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A bstract We consider the SeibergWitten solution of pure $$ \mathcal{N} $$ N = 2 gauge theory in four dimensions, with gauge group SU( N ). A simple exact series expansion for the dependence of the 2( N − 1) SeibergWitten periods a I ( u ) , a DI ( u ) on the N − 1 Coulombbranch moduli u n is obtained around the ℤ 2 N symmetric point of the Coulomb branch, where all u n vanish. This generalizes earlier results for N = 2 in terms of hypergeometric functions, and for N = 3 in terms of Appell functions. Using these and other analytical results, combined with numerical computations, we explore the global structure of the Kähler potential K = $$ \frac{1}{2}{\sum}_I $$ 1 2 ∑ I Im( $$ \overline{a} $$ a ¯ I a DI ), which is single valued on the Coulomb branch. Evidence is presented that K is a convex function, with a unique minimum at the ℤ 2 N symmetric point. Finally, we explore candidate walls of marginal stability in the vicinity of this point, and their relation to the surface of vanishing Kähler potential.more » « less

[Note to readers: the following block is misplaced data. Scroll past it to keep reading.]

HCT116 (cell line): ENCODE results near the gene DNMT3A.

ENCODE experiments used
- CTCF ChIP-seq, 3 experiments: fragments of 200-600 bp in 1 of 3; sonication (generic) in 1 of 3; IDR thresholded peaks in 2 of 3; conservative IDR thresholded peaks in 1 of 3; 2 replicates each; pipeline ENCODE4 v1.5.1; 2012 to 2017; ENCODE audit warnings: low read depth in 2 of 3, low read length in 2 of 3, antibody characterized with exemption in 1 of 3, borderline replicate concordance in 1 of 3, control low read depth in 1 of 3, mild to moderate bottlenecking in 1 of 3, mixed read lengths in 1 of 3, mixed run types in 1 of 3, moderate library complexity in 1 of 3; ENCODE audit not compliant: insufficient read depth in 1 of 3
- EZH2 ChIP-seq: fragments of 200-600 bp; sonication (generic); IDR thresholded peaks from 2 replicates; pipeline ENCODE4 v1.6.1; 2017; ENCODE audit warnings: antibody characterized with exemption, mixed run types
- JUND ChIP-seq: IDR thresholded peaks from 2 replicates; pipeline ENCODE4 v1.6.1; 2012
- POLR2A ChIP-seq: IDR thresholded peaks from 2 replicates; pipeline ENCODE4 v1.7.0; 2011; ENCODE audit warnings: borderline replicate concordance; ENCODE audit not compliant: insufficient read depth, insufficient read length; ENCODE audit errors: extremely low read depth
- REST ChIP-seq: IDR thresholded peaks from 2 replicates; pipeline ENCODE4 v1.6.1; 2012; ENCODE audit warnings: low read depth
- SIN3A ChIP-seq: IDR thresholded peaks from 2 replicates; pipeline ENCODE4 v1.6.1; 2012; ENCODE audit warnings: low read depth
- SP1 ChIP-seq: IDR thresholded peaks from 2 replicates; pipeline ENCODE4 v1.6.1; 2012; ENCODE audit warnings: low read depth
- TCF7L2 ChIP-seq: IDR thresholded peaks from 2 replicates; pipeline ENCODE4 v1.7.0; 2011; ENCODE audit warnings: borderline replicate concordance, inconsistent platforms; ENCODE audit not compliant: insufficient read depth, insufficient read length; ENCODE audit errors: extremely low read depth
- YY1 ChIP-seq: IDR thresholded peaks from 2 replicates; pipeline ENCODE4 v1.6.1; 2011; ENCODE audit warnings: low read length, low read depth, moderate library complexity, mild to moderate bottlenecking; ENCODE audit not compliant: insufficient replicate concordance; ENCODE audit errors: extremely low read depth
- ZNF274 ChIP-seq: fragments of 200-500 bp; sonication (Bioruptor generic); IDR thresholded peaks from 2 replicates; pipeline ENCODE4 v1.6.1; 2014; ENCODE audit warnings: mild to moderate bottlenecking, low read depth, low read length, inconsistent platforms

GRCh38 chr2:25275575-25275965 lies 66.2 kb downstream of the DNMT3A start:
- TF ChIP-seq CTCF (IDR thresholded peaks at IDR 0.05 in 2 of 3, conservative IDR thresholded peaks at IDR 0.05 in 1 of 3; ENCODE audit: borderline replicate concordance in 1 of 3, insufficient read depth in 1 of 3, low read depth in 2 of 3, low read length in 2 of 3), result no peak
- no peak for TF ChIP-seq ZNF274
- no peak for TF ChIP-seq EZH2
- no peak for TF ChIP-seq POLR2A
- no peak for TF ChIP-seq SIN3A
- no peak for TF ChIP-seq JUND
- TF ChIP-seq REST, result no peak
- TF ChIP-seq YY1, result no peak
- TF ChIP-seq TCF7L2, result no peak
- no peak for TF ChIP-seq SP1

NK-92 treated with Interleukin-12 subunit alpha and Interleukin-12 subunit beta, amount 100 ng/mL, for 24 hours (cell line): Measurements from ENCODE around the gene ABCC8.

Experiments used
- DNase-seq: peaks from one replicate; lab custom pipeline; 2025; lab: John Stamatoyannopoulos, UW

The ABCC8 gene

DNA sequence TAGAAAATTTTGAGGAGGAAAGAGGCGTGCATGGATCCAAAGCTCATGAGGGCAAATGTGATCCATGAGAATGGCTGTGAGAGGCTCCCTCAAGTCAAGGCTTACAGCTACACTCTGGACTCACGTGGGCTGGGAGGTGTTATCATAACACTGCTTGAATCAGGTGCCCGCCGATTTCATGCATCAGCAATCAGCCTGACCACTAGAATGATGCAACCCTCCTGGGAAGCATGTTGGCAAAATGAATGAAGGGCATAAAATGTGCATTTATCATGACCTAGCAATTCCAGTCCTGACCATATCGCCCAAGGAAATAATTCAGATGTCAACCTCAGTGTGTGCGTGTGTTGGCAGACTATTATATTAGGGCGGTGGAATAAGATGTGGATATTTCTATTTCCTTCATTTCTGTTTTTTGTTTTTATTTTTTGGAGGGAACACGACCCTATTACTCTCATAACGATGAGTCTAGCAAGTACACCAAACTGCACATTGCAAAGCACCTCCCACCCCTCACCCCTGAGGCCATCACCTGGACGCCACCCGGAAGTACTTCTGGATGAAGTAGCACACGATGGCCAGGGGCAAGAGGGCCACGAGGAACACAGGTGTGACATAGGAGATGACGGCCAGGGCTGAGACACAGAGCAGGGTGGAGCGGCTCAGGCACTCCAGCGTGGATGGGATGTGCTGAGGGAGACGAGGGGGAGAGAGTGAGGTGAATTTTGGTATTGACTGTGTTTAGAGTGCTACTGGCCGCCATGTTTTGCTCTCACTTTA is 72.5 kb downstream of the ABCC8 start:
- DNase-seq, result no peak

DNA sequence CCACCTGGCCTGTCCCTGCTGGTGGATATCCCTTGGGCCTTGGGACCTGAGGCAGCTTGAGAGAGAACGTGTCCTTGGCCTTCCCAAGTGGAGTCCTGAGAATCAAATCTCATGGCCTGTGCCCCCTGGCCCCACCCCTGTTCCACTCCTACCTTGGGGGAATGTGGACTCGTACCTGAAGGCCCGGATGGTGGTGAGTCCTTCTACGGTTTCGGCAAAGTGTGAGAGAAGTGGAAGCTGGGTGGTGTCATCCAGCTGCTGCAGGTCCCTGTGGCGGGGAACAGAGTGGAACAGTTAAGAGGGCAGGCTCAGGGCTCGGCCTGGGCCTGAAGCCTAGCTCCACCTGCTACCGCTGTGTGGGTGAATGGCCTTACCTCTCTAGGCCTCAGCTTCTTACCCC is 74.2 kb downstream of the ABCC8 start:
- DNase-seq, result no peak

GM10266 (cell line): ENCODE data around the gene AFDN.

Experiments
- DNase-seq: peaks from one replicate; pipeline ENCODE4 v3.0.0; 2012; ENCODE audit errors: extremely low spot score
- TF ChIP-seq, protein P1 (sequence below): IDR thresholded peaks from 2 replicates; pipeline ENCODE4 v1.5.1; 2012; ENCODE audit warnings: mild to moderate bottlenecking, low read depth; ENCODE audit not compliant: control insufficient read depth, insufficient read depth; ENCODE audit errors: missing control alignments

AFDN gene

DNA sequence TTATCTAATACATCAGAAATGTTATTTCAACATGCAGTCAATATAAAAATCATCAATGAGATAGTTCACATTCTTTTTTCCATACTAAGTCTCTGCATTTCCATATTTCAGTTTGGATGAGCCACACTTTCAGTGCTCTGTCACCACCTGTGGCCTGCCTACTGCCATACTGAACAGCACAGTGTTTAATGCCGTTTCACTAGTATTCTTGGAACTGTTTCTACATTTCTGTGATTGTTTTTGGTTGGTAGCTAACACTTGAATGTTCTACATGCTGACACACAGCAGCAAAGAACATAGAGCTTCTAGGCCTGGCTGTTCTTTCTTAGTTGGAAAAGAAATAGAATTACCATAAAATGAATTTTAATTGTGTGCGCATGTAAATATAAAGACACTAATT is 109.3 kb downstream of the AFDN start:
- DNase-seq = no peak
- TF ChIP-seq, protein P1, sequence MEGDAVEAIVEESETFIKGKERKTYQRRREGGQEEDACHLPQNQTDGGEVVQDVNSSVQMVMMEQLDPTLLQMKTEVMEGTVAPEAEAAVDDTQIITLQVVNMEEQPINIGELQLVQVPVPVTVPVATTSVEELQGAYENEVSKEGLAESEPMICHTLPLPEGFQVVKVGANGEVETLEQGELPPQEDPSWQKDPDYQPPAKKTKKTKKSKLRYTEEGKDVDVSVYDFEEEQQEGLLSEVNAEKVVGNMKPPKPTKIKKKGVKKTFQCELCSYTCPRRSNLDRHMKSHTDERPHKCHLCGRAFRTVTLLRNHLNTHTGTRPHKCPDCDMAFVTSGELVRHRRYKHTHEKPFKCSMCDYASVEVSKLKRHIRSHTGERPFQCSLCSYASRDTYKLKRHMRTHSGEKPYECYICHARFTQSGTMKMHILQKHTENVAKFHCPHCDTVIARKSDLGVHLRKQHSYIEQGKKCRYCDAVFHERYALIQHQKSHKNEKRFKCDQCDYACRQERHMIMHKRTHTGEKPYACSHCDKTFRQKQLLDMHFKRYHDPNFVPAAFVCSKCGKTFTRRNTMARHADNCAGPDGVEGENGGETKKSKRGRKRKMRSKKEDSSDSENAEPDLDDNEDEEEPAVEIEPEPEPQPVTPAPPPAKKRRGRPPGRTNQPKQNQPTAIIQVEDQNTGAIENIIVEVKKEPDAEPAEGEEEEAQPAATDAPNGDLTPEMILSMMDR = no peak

A bstract Motivated by applications to soft supersymmetry breaking, we revisit the expansion of the SeibergWitten solution around the multimonopole point on the Coulomb branch of pure SU( N ) $$ \mathcal{N} $$ N = 2 gauge theory in four dimensions. At this point N − 1 mutually local magnetic monopoles become massless simultaneously, and in a suitable duality frame the gauge couplings logarithmically run to zero. We explicitly calculate the leading threshold corrections to this logarithmic running from the SeibergWitten solution by adapting a method previously introduced by D’Hoker and Phong. We compare our computation to existing results in the literature; this includes results specific to SU(2) and SU(3) gauge theories, the large N results of Douglas and Shenker, as well as results obtained by appealing to integrable systems or topological strings. We find broad agreement, while also clarifying some lingering inconsistencies. Finally, we explicitly extend the results of Douglas and Shenker to finite N , finding exact agreement with our first calculation.more » « less